I've thoroughly enjoyed rejoining Comic Fodder this year. It's been such a tremendous opportunity to rejoin Travis here under the big Filmfodder umbrella. And I can't say how much I appreciate your feedback, your e-mails, and your comments. Heck, I don't even care if you guys call me a bozo, as long as we're getting feedback in our little corner of the blogoverse.

Speaking of, I'm still enjoying Progressive Ruin , Kevin Church and The ISB as some of the best in comics culture blogging. And a salute to all the sites we link to over in that menu on the right. They're sites I visit regularly.

Special thanks to Blog@ crew, Dirk at TCJ and Occasional Superheroine for linking back to me in the past few months. Much appreciated.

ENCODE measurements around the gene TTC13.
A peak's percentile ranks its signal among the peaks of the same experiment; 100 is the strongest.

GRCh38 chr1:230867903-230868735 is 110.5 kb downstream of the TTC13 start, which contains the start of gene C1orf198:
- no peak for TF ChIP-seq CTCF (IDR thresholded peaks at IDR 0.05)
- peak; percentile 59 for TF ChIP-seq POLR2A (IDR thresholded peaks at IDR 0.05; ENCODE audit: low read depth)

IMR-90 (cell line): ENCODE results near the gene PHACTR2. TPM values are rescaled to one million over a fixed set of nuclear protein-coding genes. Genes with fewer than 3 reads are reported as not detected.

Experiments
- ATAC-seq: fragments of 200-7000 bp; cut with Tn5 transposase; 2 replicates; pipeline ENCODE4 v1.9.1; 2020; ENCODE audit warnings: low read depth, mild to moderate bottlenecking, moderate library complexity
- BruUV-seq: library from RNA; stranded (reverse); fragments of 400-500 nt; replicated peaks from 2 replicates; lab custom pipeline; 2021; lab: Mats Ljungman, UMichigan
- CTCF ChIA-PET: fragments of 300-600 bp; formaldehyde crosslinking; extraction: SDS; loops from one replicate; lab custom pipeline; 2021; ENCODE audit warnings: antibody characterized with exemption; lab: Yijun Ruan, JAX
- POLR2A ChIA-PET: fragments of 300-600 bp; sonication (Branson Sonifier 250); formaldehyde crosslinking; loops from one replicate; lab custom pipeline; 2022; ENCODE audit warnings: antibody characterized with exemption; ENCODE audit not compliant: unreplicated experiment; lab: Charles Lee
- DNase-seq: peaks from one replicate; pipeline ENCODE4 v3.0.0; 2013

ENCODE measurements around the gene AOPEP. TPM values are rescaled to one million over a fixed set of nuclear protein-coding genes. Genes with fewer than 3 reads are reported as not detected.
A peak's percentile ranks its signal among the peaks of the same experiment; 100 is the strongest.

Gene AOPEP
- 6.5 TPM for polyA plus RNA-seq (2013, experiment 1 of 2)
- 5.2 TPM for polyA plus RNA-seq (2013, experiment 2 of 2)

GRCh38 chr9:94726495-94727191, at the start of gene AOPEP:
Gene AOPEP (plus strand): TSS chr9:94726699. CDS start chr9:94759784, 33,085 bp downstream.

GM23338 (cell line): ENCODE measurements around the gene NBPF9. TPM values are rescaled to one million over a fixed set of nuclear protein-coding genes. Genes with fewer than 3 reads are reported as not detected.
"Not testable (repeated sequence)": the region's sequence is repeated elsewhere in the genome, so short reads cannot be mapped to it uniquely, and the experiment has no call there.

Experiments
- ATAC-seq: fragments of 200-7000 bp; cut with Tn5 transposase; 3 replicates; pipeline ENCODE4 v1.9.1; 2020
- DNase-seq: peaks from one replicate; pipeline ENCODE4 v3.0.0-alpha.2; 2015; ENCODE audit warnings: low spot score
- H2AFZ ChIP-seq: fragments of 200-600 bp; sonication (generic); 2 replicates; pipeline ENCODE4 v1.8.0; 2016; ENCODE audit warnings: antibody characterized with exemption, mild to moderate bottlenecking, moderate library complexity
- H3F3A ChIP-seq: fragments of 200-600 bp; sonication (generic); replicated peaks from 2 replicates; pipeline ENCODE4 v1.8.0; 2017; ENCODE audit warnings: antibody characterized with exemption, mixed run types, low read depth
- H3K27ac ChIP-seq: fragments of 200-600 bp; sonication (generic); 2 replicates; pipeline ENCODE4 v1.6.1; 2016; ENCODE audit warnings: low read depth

Onward, to... THE FUTURE

I have no idea what 2009 will bring for Comic Fodder (I'd love to say we have all sorts of schemes, but that's not exactly true), but we hope you'll stick with us.

Keep in mind how much we value your input, and thanks again for a great 2008.

*The FF movies, in particular

Questions? Comments? Hate mail?

Come on, I can take it.


Ryan is an Op/Ed columnist for Comic Fodder. He keeps his comics and himself in Austin, Texas where he manages the long running blog League of Melbotis.

He likes Superman.

You can reach Ryan (aka: The League) at

Good stuff, bozo! And let me add, Merry Christmas and a Happy New Year to you and the other great people at Filmfodder.


-- Posted by: tpull at December 23, 2008 2:17 AM

Thanks, Bozo #1!

Happy Holidays and all that good stuff to you and yours!